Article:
The Airbus A380 has had its share of problems both before and since deliveries began in late 2007. On the same day last week, Tuesday, two airlines suffered flight-terminating mechanical problems with the world’s largest passenger airliner.
With its Trent 1000 engines finally in commercial service on the delayed Boeing 787 platform, Rolls-Royce is stepping up efforts to advance further applications of the powerplant. It has started development of the Trent 1000C1 engine, also known as Pac C, that will be able to manage higher loads necessitated by the -9 aircraft’s changed wing and thrust profiles. “It delivers 74,000 pounds of thrust at economic performance levels,” reported Trent 1000 project manager Simon Carlisle in a pre-show briefing.
Fiji’s national carrier Air Pacific has placed a $210 million order for Rolls-Royce Trent 700 engines to power three Airbus A330-200s due to enter service in 2013. Air Pacific currently operates a fleet of six Boeings, and this is the first time it has selected a Rolls-Royce powerplant. The contract includes Rolls-Royce’s TotalCare service support.
Rolls-Royce and Airbus are just about to start flight-testing the 84,000-pound-thrust Trent XWB engine for the A350XWB. Airbus’s A380 flying testbed (MSN 001) has already been fitted with the test engine and requisite instrumentation and is only waiting “for the weather in Europe to warm up a bit,” according to Rolls-Royce chief operating officer Mike Terrett.
The new Rolls-Royce factory in Singapore could be producing half of the company’s large commercial engines by the middle of this decade. The 1.65-million-sq-ft campus at Seletar Airport has cost more than $450 million to build, with some of the funding coming from the island republic’s Economic Development Board. Rolls-Royce managers expect to assemble engines and make fan blades more efficiently here than in the UK, thanks to the clean-sheet, all-under-one-roof building designs.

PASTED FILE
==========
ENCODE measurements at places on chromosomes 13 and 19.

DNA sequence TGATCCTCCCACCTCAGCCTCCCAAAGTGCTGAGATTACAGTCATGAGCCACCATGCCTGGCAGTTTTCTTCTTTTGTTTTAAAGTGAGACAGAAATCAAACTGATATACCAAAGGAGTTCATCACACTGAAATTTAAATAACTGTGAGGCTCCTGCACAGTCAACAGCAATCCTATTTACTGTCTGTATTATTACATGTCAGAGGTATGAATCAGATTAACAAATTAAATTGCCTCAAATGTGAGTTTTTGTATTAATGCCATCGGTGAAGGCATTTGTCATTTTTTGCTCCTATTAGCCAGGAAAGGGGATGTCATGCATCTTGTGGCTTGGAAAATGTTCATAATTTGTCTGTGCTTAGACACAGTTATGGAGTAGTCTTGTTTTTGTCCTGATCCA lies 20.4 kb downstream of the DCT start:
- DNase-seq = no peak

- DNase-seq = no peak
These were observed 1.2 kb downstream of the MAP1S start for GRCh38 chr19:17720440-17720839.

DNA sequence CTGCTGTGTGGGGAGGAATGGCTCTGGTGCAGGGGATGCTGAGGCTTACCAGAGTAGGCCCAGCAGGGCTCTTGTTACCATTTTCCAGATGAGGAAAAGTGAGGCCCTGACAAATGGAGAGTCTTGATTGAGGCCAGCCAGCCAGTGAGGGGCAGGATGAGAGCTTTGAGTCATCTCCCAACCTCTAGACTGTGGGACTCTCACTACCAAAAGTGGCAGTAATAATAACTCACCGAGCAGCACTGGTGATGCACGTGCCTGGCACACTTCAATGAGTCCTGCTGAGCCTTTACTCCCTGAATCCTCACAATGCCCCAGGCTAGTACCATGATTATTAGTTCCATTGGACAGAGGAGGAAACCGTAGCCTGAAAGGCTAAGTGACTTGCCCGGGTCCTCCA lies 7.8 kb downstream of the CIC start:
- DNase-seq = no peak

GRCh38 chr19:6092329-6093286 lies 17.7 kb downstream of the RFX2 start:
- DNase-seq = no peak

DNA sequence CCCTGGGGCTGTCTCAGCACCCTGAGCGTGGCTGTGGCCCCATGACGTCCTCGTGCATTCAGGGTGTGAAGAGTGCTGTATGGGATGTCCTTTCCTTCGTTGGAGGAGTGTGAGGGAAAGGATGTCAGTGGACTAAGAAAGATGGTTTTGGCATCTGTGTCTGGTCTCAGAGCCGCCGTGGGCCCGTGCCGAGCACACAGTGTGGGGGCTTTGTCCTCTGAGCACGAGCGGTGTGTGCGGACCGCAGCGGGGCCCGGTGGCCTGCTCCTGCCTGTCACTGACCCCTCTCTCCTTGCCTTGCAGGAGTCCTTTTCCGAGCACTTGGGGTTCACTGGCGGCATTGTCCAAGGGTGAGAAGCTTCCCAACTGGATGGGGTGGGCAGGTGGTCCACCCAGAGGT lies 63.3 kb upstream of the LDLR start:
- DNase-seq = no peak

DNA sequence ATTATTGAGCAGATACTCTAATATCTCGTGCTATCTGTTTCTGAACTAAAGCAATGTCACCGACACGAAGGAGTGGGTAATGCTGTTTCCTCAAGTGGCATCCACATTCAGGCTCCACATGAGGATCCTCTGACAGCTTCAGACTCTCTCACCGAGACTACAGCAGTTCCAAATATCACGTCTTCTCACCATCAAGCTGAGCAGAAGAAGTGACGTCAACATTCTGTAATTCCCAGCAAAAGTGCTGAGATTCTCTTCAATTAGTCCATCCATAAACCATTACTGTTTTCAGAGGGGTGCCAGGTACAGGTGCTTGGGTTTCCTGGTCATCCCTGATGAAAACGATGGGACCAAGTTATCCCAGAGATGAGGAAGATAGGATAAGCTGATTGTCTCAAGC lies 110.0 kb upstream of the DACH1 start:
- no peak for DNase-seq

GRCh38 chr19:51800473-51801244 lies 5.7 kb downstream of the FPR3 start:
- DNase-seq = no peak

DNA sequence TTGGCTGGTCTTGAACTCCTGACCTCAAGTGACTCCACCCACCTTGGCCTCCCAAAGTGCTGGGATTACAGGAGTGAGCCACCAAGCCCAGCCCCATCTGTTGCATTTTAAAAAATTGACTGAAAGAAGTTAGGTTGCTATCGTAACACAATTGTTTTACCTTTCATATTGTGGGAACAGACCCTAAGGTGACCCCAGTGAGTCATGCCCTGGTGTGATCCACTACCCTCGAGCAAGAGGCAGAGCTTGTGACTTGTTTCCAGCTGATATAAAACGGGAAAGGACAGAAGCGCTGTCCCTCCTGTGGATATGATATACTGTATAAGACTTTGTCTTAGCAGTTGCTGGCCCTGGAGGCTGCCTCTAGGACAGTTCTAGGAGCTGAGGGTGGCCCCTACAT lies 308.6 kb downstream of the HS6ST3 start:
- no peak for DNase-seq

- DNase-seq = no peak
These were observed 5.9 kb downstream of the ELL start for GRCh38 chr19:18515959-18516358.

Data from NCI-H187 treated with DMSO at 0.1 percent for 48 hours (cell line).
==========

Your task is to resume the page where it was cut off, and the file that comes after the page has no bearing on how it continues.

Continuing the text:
Singapore’s Prime Minister Lee Hsien Loong officially opened Rolls-Royce’s latest factory on Monday. The S$700 million ($555 million) Rolls-Royce Seletar Campus, situated at the Seletar Aerospace Park in the north of Singapore, is designed to double the engine manufacturer’s Trent engine output to more than 500 a year. In addition to engine assembly and test, the campus also houses fan blade manufacturing, research and training activities.
The first 21-meter-long front fuselage section for the Airbus A350 XWB has begun to take shape in Saint-Nazaire, France, where mechanics have begun joining the forward fuselage and nose sections, the European manufacturer announced today. The exercise will continue over the “coming weeks,” said Airbus.
Airbus has collected net firm orders for 1,378 airplanes so far this year, according to the company’s just-released November orders and deliveries report.
Calculating the value of business announced during airshows is an inexact science, but as the 2011 Dubai Air Show came to an end last week the combined sales tally for airliners, engines and support contracts looked set to have topped $50 billion. Boeing grabbed the lion’s share of this through a $26 billion deal with Emirates Airline covering 50 of its 777-300ER long-range twinjets and options for 20 more.
Rolls-Royce has introduced the first of a two-phase performance improvement for the Trent 900 engines that power the Airbus A380 airliner. Turbofans now being delivered to A380 operators have a one-percent improvement in specific fuel consumption compared with the initial units.